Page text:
One of the most popular sessions at the Princeton Traditional Music Festival over the past few years has been the banjo workshop. The banjo is one of those instruments that, when played badly, can be torture to listen to but when handled by a virtuoso is inspiring. The Traditional Music Festival has been blessed with a collection of world-class banjo players over the years and this workshop provides a high-powered dose of banjo music, enough to last you a whole year.
The banjo is usually associated with country, folk, Irish traditional and bluegrass music. It was also central to African American traditional music before becoming popular in the minstrel shows of the 19th century. Slaves were central to the origins of much American traditional music and the banjo was part of this phenomenon. The instrument is said to have evolved from an earlier African instrument. Banjos resembling today’s instrument with fingerboards and tuning pegs are known from the Caribbean as early as the 17th century. Early, African-influenced banjos were built around a gourd body and a wooden stick neck. These instruments had varying numbers of strings.
Banjos first appeared on the stage in the US in the 1830s and by the 1840s they were popular in British Music Hall performances. Historically, the banjo was played “claw hammer” style by the slaves who brought their version of the banjo with them. In old time Appalachian mountain music, there is also a style called two finger up-pick, and a three finger version that Earl Scruggs developed into the famous “Scruggs” style picking, nationally aired in 1945 on the Grand Ole Opry.
This year’s banjo workshop will be hosted by Princeton’s own Stuart James, who will be introducing the other participants as well as talking a bit about the history of the banjo and describing different styles of banjo music. Stuart has been playing banjo for many years and uses the instrument to play tunes and to accompany himself on both Appalachian and British songs. Joining Stuart onstage will be four other banjo players.
Tim Hall from Seattle is a singer of songs from varied traditions – from old-time to maritime to ragtime. Besides playing banjo he is also an accomplished instrumentalist on guitar and concertina and a collector of wonderfully clever and fun songs. He plays guitar as well as the banjo and writes songs. Jerry Middaugh is originally from Ohio and has deep roots in Appalachian music. He sings and plays guitar, banjo and mandolin. Tom Rawson is a folksinger and storyteller from Orcas Island in Washington, strongly influenced by Pete Seeger’s banjo playing and his passionate commitment to honest music. Bryn Wilkin of the duo, Vazzy, comes from Grand Forks and is an accomplished banjo player and multi-instrumentalist.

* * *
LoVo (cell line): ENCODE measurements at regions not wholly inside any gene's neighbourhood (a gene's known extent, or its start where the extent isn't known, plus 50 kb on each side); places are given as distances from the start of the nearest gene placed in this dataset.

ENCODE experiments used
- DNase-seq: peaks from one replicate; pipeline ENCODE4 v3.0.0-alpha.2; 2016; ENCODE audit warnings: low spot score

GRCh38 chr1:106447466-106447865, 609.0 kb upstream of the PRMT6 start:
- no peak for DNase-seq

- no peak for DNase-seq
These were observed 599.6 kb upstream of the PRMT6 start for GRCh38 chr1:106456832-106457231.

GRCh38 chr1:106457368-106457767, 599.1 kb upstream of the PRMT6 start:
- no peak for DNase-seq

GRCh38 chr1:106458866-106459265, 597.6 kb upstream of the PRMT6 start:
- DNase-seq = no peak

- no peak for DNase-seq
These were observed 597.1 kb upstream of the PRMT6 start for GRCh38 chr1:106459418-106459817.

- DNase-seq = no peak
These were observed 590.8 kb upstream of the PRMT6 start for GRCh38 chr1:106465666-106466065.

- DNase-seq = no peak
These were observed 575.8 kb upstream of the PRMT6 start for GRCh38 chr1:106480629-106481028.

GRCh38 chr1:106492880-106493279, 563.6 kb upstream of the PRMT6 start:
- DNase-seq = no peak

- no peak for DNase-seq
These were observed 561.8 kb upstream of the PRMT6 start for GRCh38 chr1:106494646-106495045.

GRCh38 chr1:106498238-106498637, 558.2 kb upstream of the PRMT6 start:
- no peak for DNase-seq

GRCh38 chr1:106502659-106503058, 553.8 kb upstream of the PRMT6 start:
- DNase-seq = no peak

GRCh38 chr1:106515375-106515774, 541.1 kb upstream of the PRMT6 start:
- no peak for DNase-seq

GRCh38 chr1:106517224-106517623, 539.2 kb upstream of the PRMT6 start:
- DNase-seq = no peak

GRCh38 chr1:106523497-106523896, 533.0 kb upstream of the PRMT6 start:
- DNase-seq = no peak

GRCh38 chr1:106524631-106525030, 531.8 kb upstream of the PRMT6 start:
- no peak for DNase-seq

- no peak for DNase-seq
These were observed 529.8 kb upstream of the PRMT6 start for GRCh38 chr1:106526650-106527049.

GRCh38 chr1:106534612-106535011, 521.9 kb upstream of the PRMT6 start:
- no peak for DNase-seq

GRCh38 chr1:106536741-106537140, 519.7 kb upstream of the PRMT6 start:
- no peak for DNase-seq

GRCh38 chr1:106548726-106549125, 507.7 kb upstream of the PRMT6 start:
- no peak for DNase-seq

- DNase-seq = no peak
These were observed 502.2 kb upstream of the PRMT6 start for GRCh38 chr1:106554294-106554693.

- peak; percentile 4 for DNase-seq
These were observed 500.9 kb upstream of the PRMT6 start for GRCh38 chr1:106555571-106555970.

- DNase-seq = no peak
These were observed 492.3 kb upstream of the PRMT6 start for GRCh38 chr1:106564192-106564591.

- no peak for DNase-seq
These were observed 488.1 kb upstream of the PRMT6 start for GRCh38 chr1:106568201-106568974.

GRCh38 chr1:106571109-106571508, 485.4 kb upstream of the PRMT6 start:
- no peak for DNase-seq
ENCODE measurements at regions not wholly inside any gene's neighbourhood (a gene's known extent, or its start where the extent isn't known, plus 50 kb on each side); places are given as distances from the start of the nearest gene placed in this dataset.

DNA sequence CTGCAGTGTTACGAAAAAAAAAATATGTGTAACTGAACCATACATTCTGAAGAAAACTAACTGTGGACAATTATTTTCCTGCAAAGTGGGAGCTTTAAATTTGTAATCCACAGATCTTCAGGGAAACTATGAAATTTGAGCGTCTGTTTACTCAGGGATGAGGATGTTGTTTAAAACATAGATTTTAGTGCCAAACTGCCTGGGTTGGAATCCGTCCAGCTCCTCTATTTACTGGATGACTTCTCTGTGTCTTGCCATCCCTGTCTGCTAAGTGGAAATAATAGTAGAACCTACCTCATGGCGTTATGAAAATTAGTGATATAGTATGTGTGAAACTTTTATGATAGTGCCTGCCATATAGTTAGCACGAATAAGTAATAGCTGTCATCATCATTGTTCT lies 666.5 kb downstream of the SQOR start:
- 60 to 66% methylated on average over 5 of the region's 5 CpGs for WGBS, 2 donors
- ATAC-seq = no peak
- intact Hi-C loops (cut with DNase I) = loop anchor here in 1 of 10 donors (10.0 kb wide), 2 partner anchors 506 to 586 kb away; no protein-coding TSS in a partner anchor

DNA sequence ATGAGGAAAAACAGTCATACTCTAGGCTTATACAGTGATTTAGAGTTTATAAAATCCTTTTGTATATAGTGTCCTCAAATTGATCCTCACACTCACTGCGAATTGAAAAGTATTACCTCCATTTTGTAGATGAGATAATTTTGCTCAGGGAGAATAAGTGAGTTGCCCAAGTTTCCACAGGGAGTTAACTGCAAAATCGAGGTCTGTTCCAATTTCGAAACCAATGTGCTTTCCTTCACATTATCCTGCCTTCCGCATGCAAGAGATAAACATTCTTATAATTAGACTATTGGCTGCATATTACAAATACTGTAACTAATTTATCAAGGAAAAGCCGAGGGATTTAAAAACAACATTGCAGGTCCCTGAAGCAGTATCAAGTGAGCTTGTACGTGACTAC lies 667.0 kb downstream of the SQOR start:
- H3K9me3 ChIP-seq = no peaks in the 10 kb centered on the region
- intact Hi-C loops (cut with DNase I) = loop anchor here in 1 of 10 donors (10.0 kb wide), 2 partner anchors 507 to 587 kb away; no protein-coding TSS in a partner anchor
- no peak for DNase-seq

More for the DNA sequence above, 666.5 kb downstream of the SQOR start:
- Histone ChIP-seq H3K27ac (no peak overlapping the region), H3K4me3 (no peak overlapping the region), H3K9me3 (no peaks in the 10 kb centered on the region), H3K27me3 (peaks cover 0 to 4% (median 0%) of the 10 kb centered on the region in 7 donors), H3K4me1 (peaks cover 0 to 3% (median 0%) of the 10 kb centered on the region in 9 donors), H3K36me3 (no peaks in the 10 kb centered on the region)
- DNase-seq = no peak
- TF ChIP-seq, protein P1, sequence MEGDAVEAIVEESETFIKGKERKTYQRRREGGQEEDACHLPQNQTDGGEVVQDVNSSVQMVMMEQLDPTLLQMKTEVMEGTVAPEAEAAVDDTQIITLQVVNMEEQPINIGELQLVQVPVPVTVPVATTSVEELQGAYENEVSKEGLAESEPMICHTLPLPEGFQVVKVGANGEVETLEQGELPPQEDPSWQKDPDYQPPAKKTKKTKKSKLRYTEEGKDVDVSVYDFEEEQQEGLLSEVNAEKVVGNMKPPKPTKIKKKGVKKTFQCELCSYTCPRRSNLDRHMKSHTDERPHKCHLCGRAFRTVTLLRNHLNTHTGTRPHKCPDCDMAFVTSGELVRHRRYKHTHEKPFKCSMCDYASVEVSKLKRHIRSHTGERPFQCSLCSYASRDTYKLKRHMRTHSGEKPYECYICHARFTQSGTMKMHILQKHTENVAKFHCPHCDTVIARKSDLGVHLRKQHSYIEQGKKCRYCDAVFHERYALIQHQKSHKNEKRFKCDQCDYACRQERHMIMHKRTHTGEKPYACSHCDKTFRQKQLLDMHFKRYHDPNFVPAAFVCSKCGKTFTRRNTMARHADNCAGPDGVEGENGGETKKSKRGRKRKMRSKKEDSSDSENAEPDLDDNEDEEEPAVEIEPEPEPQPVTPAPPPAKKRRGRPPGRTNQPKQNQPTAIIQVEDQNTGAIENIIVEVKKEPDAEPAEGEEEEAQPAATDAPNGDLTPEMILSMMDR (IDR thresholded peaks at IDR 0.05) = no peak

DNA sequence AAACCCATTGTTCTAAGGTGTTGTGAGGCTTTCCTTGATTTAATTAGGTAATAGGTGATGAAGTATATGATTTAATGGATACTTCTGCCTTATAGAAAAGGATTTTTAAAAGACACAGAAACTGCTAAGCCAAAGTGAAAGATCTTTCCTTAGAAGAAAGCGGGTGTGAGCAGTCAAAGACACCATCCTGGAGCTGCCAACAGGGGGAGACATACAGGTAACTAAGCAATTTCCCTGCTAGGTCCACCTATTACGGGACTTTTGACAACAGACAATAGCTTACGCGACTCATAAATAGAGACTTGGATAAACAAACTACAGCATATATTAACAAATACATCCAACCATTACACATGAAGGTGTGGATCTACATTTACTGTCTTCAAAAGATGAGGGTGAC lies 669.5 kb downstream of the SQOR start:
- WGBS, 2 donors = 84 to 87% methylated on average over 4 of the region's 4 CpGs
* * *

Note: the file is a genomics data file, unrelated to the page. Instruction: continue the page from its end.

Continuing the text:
The banjo workshop is just one item on the rich menu of music available at the Princeton Traditional Music Festival. The Festival begins at 6:15 pm on Friday 14 August with an opening ceremony and a participatory dance on Veterans’ Way. On Saturday and Sunday there is music from 10 am until 6 pm right in downtown Princeton. It’s all free and everyone is welcome. If you would like to find out more, visit the Festival’s website at www.princetontraditional.org. If you’d like to help out at the Festival or billet a performer the committee would love to hear from you. You can email firstname.lastname@example.org or phone 250-295-6010.
Admission is FREE. Events are held on several stages in the centre of Princeton and begin on Friday evening with a public street dance and an Irish ceili band. Between 10 a.m. and 6 p.m. Saturday and Sunday there's a potpourri of concerts, workshops, and jams.
This event is primarily for and about the performers. Traditional Music lacks venue in the west, so players, singers, dancers, and fans are willing to travel in order to meet up. Professional performers are making personal sacrifices in order to be here, but the many people who come just to listen attests to the unique value of this event. For those new to the Festival please have a look at the Our Story page to learn about how it started and what Traditional Music means to us.
Nestled among rolling hills of ranchland, the little town of Princeton is the gateway to the Okanagan. About 300 km from Vancouver, it is the first town after Hope along the Crowsnest Highway. Summers are hot and dry - just what we like for our festival which takes place mostly in the streets.
In addition to the sponsors, this festival is primarily supported by hard work and artists who perform for free. However, we aim to pay for artist's meals and at least part of their transportation costs. Please consider contributing in order to help maintain this important cultural event.
You can support the continuing operation of the festival by buying a $10 membership.
Every year we need a stage crew, MCs, office staff, and many other important helpers. If you want to be part of this exciting event in this way, please let us know. email@example.com
We encourage the sale of food, crafts, art, and more at the Festival. Please contact the Vendor Coordinator. firstname.lastname@example.org